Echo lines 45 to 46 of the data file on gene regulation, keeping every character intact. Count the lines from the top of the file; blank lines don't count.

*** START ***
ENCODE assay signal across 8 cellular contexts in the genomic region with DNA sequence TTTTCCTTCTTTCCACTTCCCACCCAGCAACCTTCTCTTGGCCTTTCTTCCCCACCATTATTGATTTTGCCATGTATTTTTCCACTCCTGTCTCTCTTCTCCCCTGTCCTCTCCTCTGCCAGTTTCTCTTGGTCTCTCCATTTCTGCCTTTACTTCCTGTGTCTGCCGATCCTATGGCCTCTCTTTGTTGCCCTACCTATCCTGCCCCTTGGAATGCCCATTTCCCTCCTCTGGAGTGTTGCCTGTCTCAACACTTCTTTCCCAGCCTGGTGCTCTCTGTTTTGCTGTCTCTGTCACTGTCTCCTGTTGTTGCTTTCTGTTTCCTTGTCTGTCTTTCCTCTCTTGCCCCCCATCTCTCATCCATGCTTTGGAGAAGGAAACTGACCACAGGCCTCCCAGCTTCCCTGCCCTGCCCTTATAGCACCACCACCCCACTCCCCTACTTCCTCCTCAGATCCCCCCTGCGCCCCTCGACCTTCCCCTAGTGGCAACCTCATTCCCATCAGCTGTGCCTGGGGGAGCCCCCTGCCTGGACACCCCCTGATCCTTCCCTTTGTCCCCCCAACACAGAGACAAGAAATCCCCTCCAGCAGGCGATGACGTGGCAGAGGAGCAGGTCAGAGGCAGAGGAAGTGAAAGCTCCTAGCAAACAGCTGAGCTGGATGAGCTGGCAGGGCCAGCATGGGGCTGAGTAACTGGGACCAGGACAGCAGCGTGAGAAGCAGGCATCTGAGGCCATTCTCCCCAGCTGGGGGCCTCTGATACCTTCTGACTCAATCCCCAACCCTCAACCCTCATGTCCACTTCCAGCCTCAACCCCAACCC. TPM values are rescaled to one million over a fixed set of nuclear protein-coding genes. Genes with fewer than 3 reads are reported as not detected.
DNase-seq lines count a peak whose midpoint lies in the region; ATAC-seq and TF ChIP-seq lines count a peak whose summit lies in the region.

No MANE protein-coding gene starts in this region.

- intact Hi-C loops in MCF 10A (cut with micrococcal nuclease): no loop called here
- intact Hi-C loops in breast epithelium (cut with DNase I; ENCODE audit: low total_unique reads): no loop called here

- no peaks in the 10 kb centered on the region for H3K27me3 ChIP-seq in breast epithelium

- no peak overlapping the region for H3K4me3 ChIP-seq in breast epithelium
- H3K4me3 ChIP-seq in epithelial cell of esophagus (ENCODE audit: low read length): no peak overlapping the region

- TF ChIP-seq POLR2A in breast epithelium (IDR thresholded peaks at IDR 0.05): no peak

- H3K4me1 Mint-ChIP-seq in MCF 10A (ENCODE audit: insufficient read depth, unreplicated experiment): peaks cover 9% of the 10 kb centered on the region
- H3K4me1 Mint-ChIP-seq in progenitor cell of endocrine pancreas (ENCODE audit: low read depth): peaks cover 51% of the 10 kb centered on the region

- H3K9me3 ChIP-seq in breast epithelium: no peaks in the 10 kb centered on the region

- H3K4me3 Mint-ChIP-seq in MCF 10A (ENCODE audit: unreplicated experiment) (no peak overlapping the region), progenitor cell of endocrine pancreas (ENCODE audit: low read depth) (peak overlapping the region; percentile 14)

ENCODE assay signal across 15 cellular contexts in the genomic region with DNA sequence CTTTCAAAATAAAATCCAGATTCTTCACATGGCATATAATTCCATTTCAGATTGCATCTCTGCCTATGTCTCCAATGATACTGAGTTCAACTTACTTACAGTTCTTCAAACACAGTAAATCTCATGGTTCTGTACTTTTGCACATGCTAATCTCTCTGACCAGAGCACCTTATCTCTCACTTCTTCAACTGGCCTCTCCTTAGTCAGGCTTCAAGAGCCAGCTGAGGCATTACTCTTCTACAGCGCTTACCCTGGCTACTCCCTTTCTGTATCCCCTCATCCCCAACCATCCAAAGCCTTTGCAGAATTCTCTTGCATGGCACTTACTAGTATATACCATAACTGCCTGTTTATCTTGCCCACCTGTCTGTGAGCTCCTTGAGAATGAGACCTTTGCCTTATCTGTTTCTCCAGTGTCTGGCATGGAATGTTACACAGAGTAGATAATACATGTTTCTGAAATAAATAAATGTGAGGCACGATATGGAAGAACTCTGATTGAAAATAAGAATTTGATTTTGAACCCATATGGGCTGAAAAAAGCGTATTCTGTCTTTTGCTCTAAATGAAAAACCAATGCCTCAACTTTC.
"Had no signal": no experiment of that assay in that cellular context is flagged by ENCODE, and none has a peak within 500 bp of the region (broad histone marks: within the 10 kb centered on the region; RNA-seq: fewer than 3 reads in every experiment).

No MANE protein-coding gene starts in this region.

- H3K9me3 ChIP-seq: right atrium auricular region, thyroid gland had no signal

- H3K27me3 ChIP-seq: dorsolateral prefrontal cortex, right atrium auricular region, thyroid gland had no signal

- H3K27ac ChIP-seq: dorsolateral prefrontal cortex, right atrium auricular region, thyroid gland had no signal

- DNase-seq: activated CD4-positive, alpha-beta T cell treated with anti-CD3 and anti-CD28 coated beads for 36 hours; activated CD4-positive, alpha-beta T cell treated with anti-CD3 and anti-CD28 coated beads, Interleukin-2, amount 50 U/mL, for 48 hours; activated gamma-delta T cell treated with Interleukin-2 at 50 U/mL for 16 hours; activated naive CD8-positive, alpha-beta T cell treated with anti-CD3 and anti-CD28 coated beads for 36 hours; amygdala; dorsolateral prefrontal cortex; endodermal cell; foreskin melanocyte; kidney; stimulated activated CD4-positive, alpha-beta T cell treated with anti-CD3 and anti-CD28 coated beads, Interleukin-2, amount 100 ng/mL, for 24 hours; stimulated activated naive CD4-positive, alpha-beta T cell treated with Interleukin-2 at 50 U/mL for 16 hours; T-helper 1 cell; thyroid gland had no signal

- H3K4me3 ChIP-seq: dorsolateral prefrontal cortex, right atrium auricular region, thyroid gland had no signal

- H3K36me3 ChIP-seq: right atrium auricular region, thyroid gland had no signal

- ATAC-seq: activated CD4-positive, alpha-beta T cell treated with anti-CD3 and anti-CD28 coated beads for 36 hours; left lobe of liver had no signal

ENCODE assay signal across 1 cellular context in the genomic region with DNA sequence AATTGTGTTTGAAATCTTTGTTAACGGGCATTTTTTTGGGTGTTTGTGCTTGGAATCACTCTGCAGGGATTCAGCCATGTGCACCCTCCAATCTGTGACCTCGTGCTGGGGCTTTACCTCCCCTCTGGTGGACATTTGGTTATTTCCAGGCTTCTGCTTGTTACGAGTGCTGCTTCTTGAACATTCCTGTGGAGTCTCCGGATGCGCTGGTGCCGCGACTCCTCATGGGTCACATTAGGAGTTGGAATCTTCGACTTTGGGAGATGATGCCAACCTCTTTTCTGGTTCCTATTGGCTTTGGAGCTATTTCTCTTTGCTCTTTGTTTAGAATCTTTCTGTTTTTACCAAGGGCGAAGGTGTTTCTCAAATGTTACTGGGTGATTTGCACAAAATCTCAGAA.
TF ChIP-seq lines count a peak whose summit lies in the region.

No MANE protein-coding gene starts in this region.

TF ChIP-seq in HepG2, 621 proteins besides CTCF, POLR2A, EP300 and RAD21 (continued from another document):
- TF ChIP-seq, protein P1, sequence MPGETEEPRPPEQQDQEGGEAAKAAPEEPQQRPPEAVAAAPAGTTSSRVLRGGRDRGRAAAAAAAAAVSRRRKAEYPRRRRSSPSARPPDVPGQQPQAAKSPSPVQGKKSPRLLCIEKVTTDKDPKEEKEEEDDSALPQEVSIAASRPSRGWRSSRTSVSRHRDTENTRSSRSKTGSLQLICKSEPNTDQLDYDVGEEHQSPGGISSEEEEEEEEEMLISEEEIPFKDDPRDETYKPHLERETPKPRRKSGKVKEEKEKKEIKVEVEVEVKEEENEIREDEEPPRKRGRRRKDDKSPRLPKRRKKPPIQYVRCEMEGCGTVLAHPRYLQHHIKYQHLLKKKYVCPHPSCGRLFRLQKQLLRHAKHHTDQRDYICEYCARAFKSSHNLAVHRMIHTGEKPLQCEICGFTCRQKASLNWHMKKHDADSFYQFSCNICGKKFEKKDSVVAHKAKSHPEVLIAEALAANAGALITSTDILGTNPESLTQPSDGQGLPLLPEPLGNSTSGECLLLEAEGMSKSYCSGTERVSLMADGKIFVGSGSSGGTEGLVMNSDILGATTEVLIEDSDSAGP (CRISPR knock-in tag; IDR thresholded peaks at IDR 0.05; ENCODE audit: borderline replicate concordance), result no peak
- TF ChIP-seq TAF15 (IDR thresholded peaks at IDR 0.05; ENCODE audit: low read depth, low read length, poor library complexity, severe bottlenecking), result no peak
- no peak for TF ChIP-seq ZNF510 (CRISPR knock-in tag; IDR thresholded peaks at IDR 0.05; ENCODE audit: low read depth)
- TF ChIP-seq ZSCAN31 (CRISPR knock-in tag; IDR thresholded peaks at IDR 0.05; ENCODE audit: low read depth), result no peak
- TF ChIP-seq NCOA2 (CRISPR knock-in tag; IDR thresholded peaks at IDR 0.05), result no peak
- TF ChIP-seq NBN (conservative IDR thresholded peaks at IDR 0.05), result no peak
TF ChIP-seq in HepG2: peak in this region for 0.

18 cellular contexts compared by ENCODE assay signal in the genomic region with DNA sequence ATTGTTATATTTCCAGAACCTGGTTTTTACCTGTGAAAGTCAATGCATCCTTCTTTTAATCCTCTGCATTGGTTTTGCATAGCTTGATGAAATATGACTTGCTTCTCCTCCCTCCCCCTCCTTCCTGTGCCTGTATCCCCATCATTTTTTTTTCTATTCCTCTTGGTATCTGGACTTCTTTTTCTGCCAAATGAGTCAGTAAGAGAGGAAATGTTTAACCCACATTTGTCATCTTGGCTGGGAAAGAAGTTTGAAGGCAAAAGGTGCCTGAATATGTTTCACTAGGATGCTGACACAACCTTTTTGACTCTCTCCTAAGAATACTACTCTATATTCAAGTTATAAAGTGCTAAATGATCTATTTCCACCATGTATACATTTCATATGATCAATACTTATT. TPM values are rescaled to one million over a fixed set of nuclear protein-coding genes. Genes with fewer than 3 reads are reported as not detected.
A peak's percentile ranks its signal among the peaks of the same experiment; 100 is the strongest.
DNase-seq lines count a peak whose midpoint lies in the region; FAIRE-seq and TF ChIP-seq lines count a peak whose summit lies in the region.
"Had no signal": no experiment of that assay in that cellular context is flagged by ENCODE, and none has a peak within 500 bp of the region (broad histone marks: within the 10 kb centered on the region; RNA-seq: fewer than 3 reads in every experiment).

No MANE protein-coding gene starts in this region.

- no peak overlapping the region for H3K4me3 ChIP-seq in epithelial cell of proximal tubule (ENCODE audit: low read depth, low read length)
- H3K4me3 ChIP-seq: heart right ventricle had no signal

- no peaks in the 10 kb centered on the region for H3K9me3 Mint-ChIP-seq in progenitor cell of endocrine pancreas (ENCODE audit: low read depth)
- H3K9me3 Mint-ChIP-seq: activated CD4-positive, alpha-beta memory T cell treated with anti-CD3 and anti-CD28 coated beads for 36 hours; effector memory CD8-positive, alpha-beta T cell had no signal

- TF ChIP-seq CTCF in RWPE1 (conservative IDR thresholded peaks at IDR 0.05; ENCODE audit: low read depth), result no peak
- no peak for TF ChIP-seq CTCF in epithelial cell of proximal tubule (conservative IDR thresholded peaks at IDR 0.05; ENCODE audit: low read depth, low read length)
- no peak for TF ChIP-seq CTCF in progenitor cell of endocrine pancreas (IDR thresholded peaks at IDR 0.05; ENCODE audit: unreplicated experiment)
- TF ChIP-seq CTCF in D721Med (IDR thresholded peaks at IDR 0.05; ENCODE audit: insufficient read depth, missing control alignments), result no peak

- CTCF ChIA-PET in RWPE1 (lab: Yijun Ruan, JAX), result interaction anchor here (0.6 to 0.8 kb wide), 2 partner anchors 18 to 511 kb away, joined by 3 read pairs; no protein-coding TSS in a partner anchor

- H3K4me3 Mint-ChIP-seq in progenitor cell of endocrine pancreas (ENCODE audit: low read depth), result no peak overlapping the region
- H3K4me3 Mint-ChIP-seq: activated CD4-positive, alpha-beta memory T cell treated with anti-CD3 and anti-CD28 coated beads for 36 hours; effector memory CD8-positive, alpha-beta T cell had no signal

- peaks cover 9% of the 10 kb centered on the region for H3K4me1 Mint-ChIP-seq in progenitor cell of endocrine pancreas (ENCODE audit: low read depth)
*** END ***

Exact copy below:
- no peak for TF ChIP-seq CTCF in epithelial cell of proximal tubule (conservative IDR thresholded peaks at IDR 0.05; ENCODE audit: low read depth, low read length)
- no peak for TF ChIP-seq CTCF in progenitor cell of endocrine pancreas (IDR thresholded peaks at IDR 0.05; ENCODE audit: unreplicated experiment)